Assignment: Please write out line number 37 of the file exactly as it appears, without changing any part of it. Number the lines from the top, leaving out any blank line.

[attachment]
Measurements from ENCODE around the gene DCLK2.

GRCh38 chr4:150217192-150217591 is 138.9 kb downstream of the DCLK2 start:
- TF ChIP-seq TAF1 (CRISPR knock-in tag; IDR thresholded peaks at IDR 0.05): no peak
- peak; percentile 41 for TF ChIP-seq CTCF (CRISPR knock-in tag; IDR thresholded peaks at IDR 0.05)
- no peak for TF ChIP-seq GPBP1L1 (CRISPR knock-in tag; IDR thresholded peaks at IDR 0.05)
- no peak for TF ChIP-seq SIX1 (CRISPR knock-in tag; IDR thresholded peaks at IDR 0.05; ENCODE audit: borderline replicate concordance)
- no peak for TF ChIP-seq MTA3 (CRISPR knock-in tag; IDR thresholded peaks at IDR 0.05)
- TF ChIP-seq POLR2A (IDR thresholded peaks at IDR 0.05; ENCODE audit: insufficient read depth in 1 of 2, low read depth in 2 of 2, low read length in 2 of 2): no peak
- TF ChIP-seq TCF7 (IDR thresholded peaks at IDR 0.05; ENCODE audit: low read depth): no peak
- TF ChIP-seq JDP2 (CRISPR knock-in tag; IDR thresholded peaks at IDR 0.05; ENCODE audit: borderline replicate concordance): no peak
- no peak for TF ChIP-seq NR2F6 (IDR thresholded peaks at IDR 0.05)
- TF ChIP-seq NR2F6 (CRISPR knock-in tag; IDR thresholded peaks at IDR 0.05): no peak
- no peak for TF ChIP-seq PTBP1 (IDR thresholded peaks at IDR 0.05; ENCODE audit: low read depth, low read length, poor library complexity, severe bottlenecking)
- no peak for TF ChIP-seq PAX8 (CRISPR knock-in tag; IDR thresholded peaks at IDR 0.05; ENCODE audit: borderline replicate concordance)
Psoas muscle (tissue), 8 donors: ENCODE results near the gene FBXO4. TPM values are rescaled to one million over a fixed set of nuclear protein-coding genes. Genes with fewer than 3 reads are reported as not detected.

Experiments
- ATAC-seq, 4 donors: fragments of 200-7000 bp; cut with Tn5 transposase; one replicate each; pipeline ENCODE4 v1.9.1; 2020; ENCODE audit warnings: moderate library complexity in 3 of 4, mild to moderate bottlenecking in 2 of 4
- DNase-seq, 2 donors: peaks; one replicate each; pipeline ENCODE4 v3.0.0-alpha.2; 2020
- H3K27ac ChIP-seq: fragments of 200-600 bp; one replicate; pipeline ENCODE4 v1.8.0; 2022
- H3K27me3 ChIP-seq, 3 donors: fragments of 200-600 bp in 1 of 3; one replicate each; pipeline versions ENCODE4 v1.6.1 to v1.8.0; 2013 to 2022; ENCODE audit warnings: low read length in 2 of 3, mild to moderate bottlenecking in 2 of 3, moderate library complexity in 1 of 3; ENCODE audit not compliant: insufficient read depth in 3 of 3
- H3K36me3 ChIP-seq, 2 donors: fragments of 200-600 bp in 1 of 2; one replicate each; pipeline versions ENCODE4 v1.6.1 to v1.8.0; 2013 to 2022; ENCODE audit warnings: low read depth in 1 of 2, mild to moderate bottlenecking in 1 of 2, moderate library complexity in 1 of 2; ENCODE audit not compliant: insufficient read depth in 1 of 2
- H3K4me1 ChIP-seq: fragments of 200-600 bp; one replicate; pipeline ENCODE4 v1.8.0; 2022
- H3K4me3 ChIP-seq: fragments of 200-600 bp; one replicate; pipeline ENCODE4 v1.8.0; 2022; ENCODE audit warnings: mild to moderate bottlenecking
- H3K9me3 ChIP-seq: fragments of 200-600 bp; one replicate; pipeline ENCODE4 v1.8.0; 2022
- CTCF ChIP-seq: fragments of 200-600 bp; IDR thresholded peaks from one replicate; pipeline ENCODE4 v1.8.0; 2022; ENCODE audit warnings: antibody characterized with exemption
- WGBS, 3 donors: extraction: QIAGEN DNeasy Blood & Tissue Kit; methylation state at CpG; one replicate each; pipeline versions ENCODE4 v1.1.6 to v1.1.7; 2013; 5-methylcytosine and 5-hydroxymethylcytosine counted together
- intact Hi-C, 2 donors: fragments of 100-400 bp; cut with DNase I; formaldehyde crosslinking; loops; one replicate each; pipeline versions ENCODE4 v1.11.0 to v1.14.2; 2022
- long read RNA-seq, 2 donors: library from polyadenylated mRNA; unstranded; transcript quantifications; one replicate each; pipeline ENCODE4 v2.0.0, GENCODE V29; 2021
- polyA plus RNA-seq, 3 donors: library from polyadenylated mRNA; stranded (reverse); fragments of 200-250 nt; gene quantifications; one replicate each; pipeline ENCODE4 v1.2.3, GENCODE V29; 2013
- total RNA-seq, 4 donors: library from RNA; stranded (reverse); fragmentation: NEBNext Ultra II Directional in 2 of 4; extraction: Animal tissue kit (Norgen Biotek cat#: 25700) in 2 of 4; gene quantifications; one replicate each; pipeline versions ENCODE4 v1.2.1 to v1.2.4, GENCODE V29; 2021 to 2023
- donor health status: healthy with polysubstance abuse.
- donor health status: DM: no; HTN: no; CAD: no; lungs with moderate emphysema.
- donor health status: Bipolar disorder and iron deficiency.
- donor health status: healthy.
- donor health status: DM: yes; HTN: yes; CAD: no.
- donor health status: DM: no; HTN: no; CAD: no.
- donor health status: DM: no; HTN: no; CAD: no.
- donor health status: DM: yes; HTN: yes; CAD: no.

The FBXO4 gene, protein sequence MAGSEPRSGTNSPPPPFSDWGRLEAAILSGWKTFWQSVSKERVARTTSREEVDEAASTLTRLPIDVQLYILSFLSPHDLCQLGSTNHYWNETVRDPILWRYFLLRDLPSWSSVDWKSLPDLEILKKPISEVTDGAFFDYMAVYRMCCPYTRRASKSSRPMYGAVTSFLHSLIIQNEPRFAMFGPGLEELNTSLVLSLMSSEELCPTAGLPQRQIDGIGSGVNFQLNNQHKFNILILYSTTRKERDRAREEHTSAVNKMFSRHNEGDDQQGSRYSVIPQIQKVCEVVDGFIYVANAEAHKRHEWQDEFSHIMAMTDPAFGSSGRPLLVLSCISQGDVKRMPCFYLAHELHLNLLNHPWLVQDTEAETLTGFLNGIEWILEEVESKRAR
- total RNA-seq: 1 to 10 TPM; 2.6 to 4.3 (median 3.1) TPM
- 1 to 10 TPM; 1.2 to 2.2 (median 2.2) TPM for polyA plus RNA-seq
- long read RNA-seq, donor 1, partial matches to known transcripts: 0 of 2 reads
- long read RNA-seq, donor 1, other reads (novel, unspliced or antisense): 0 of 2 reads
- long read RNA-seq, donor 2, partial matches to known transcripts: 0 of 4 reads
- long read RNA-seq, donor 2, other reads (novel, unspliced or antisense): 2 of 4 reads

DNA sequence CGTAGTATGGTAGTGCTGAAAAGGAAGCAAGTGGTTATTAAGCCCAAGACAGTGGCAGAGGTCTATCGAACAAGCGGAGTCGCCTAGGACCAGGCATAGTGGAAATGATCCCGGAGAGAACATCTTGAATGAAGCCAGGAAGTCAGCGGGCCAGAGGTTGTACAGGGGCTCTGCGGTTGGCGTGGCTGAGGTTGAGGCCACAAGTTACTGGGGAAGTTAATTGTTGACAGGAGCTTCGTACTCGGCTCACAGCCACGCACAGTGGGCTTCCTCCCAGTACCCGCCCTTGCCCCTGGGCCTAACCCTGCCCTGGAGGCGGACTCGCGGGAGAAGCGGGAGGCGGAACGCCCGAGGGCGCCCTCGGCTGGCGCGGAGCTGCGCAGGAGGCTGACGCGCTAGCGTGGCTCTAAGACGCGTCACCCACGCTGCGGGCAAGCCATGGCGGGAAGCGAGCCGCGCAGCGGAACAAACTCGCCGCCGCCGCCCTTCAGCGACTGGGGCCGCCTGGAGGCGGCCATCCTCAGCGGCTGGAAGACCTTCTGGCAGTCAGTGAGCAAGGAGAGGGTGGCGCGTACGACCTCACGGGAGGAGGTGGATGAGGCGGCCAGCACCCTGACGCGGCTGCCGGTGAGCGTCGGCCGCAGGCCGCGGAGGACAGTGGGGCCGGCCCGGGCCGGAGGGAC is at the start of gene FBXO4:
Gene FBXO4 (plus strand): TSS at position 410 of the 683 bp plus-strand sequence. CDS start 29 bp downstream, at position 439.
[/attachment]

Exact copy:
- donor health status: DM: no; HTN: no; CAD: no.